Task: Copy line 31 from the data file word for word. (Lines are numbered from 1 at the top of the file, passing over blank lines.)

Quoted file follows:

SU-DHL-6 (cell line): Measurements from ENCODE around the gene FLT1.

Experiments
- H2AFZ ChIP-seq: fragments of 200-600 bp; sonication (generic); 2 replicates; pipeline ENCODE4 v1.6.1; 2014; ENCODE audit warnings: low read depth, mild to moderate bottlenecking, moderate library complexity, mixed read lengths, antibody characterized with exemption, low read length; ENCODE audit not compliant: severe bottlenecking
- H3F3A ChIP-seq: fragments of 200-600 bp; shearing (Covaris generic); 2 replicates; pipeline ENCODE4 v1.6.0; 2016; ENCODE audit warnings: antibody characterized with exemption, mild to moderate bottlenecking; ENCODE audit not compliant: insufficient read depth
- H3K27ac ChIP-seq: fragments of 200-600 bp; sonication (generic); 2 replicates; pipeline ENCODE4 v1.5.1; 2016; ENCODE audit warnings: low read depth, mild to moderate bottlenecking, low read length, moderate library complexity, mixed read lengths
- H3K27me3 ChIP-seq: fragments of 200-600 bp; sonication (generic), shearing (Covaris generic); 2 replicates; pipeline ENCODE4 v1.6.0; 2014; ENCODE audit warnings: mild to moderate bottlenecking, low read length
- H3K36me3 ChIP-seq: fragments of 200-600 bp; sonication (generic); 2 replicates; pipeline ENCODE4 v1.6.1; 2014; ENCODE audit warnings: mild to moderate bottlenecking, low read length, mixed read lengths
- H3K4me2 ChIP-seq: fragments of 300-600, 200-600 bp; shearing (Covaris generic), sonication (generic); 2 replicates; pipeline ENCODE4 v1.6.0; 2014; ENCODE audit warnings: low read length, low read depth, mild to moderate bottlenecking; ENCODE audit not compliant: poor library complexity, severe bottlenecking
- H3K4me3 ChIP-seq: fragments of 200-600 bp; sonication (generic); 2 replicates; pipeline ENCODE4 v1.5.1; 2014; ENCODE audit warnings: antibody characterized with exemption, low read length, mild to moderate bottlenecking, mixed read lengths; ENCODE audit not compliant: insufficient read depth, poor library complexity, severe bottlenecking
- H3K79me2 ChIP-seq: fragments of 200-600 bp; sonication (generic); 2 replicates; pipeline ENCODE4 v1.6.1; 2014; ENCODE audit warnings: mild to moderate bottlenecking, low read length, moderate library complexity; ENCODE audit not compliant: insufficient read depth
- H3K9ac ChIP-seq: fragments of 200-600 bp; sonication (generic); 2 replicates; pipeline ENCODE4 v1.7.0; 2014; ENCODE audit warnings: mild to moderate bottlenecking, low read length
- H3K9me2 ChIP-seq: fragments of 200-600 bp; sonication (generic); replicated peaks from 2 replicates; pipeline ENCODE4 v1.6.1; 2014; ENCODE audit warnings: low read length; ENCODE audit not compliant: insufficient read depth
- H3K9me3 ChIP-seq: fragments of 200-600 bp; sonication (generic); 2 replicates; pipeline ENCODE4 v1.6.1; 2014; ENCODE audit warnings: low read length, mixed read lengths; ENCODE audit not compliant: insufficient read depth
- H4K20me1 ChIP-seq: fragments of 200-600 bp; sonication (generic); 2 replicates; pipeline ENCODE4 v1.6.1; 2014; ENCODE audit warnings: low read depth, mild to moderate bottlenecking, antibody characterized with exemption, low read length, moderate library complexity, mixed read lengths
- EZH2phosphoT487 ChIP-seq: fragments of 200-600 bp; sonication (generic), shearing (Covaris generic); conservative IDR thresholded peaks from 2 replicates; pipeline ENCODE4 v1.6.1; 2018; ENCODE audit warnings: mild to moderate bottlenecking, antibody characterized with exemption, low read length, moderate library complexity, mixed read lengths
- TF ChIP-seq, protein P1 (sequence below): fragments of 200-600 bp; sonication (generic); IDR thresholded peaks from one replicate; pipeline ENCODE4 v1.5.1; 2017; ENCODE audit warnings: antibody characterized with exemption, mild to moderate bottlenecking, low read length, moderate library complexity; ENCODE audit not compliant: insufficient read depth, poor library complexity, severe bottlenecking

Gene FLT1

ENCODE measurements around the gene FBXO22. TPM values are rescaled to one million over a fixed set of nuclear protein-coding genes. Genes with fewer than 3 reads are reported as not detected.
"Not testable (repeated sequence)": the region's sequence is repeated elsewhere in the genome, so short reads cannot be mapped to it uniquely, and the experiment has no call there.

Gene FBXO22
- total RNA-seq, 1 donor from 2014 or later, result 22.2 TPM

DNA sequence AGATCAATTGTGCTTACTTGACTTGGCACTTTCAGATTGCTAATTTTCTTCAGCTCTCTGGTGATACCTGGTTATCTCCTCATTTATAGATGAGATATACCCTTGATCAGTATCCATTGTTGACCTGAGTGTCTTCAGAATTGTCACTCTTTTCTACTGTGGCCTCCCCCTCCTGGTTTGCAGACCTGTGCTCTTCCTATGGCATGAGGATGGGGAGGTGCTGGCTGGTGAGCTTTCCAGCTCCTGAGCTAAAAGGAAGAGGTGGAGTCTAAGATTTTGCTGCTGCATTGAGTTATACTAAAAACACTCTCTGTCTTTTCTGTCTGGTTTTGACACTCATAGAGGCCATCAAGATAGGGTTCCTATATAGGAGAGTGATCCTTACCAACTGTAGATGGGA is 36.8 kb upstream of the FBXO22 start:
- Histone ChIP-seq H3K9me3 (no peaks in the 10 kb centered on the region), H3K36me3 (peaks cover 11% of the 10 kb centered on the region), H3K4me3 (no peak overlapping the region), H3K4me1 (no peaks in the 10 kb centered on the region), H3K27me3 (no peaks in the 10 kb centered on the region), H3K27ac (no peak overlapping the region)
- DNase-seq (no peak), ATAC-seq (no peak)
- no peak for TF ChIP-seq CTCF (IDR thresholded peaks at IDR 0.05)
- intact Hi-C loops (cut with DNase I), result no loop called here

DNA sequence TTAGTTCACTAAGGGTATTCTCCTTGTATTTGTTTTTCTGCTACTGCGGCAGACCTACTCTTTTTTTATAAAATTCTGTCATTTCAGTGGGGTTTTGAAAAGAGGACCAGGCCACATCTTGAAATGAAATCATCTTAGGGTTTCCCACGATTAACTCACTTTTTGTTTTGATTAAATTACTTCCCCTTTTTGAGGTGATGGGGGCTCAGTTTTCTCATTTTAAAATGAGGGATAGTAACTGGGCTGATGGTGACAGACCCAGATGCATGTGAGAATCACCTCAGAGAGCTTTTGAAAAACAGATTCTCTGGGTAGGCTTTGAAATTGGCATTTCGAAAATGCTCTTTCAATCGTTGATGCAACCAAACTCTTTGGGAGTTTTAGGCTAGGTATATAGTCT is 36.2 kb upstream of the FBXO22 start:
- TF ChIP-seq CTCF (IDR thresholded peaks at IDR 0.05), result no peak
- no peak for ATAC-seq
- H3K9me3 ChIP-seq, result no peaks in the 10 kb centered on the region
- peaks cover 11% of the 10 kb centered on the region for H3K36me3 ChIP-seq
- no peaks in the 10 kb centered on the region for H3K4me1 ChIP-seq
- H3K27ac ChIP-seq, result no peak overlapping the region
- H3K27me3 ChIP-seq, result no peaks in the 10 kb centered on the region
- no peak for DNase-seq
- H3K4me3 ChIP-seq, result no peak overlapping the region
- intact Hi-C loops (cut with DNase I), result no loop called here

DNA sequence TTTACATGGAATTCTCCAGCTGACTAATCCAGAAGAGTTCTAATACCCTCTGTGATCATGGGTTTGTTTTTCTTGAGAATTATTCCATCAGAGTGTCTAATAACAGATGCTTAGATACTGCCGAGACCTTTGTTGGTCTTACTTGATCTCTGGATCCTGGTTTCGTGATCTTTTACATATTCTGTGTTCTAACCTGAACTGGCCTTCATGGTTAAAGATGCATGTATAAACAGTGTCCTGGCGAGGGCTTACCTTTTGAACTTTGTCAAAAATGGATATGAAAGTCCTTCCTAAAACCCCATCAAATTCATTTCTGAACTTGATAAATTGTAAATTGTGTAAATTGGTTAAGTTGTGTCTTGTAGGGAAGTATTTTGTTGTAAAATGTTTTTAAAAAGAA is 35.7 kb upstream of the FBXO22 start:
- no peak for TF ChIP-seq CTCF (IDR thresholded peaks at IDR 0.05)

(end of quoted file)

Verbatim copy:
- peaks cover 11% of the 10 kb centered on the region for H3K36me3 ChIP-seq